Better late than never, right?
Lots of interesting polling data today, but the headline is that our model has now pretty much fully caught up with John McCain's bounce -- attributing him with about a 1 point lead in the national popular vote. As a result, it also now regards him as the slight favorite to win the Electoral College. As I've disclaimed before, however, we are still in the immediate aftermath of the convention period, and as such all polls need to be treated cautiously. The next movement in the polls is still more likely to be toward Obama than toward McCain.
The two results that jump out to me are New Mexico and West Virginia. New Mexico polling has been all over the board all year, but Rasmussen -- which had generally had pretty good numbers for Obama in the state -- now shows a 2-point advantage for John McCain. Obama led by just 5 points among Hispanic voters in this poll; he'll likely need to win that group by at least 10 to have a better-than-even chance of taking the state.
New Mexico is also a symbolically important state because losing it would break Obama's firewall -- his seeming path-of-least-resistance to 270 electoral votes consisting of the Kerry states plus Iowa, New Mexico, and Colorado. For the time being, however, in consideration of other polling in the state as well as its demographics, our model still regards Obama as the favorite in New Mexico, although it also presently regards John McCain as a slight favorite in Colorado.
On the other side of the coin is West Virginia, where a Mark Blankenship Enterprises poll shows John McCain ahead by just 5 points, with a high number of undecideds. This poll has a small sample size and I don't know much about the firm, although it's apparently been polling WVA for quite a while. Those caveats aside, however, if West Virginia is truly polling at just 5 points in the midst of McCain's convention bounce, it becomes a pretty interesting state. Remember, there are a lot of Democrats in West Virginia, and a particularly large number of Clinton Democrats, a group which may be coming home to Obama even amidst his difficulties. And there are not a lot of evangelicals; West Virginia is fairly culturally conservative, but it is not Southern ethnographically. There are scattered reports that Obama has devoted more resources to West Virginia; it remains a long-shot for him, but his staff would surely be doing more good there than somewhere like Alaska.
CNN has a series of polling out in Michigan, New Hampshire, Missouri and Virginia. Obama leads in the two Kerry states -- Michigan and New Hampshire -- while trailing in the Bush states, Missouri and Virginia. I don't find any of these numbers terribly surprising. While McCain's numbers have surged among independents, and New Hampshire has the highest percentage of independents in the country, independents are less homogeneous than either Democrats or Republicans, and the sort of high-info, libertarianish variety that is common to New Hampshire probably won't take well to Sarah Palin. Also, note that I use the version of these polls with the third-party candidates included; most outlets will report the other version.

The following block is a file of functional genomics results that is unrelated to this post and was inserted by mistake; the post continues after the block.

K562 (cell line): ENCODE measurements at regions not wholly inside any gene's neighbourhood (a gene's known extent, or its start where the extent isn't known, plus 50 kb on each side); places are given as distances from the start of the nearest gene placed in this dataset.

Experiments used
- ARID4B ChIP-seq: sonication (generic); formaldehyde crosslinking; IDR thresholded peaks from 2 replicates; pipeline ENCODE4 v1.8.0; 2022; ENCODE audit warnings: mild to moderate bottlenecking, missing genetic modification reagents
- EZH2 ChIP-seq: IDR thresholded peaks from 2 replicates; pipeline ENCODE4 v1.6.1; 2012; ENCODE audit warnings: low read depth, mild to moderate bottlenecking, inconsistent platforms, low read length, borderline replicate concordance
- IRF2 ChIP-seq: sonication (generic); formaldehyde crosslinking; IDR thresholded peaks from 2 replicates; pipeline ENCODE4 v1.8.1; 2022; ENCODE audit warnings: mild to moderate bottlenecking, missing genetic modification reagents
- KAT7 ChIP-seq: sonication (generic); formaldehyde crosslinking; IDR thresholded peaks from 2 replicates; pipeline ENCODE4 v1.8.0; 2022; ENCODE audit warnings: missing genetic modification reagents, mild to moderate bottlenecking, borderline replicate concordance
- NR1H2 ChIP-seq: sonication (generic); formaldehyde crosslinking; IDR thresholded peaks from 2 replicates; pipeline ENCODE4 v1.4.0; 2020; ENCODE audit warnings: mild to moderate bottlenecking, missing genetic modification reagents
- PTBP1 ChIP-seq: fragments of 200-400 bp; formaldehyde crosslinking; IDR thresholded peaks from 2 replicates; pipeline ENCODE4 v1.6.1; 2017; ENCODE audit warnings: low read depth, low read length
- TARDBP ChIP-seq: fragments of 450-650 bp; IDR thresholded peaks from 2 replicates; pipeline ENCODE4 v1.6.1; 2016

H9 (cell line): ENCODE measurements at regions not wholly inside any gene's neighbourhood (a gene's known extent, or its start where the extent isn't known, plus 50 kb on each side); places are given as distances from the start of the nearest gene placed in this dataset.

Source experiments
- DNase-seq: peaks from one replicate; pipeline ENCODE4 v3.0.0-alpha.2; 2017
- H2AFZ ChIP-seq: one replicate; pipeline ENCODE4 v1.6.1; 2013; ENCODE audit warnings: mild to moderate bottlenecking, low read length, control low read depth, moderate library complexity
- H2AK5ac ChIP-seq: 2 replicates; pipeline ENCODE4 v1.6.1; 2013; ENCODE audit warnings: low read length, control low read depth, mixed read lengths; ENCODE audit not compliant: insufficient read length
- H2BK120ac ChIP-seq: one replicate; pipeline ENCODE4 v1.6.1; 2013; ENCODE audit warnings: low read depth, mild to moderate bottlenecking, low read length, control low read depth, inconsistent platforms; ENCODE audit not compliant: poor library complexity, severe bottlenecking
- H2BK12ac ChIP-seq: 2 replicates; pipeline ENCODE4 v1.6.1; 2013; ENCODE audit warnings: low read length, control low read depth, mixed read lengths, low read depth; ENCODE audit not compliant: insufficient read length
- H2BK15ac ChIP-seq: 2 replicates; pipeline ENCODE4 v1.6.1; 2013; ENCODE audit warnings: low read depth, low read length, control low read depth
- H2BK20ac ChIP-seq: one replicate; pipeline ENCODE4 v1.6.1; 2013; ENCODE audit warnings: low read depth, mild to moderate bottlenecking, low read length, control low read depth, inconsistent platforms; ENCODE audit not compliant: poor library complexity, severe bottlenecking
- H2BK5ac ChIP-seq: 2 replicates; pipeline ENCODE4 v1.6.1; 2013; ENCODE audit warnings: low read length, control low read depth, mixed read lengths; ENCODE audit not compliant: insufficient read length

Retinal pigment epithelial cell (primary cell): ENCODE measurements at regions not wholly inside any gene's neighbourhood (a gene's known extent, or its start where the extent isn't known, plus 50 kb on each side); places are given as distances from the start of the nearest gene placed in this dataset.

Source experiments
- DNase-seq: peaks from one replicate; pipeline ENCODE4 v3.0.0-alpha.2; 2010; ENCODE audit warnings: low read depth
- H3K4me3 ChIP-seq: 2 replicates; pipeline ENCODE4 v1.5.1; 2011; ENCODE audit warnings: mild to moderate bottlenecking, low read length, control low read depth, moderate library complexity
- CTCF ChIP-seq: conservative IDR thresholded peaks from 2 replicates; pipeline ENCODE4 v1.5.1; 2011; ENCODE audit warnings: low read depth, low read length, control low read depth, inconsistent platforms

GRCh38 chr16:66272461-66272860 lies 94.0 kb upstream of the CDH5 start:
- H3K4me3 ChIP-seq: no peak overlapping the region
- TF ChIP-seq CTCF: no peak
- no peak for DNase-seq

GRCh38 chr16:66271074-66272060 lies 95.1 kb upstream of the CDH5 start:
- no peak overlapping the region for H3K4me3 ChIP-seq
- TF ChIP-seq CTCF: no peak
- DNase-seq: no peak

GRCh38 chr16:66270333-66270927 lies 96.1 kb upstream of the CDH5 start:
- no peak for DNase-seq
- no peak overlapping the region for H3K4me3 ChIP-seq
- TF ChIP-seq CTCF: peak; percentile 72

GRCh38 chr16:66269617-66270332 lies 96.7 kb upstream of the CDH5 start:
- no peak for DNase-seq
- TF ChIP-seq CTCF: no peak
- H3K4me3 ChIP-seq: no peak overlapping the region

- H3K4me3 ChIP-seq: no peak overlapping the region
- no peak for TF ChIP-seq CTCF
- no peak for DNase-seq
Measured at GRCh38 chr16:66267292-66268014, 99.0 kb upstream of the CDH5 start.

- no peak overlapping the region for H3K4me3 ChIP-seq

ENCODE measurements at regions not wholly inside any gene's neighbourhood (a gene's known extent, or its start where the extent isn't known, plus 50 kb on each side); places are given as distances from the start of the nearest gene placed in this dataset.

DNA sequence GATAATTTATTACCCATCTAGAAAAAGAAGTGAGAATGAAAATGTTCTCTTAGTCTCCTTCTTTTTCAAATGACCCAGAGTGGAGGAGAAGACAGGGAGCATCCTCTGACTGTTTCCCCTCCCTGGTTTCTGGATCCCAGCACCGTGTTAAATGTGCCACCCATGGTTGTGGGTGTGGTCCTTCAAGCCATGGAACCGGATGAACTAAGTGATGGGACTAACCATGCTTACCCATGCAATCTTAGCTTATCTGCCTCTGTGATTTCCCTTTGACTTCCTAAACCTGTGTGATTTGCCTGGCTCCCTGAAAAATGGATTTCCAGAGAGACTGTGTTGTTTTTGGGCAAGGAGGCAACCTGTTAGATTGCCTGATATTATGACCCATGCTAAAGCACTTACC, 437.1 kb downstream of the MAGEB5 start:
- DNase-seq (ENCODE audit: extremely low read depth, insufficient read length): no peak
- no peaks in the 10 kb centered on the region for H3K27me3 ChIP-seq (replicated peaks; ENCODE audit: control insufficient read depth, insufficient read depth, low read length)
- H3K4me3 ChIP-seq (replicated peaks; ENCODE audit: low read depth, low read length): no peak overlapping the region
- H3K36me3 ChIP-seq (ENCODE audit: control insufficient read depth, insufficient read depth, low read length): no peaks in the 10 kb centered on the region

Public Policy Polling shows a 4-point lead for John McCain in North Carolina, quite a contrast to SurveyUSA's 20. It appears that PPP weighted by party ID, whereas SurveyUSA did not, which accounts for most of the difference. Yesterday, I was pretty dismissive of North Carolina as a tipping point state for Barack Obama -- and even after seeing the PPP poll, I still am. It is not that the state is completely out of reach for Obama, but that it's difficult to conjure up any realistic scenario in which it's the state to put him over the top to 270 electoral votes.
Strategic Vision has Obama just 2 points ahead in Pennsylvania. This looks like bad news for Obama, but Strategic Vision has a Republican lean, and has had some particularly weird polling out in Pennsylvania all year, which has ranged from McCain +10 to Obama +9. At this point, Pennsylvania is still not quite a top-tier swing state, though if Quinnipiac comes out with the same numbers, the model right be ready to change its mind.
Lastly, North Dakota has probably followed Montana off Obama's board. This looks like it's basically going to be a seven-state election: Ohio and Michigan; Virgina and Florida; Colorado, New Mexico, and Nevada. Throw New Hampshire and Pennsylvania in there if you want to be conservative, and perhaps Indiana and West Virginia if you want to be aggressive. But Sarah Palin quickly partisanized the electorate, and gave us a considerably less fun map.
Oh yeah -- and Sarah Palin has given John McCain one heck of a VP bounce in Alaska. For purposes of calculating the trendline curve, I'm treating the pre-Palin and post-Palin Alaska polls as discontinuous series, since it's not quite fair to ding Obama with a 30-point hit. We'll do the same with Delaware polls, if anyone decides to survey that state again.
Better late than never, right?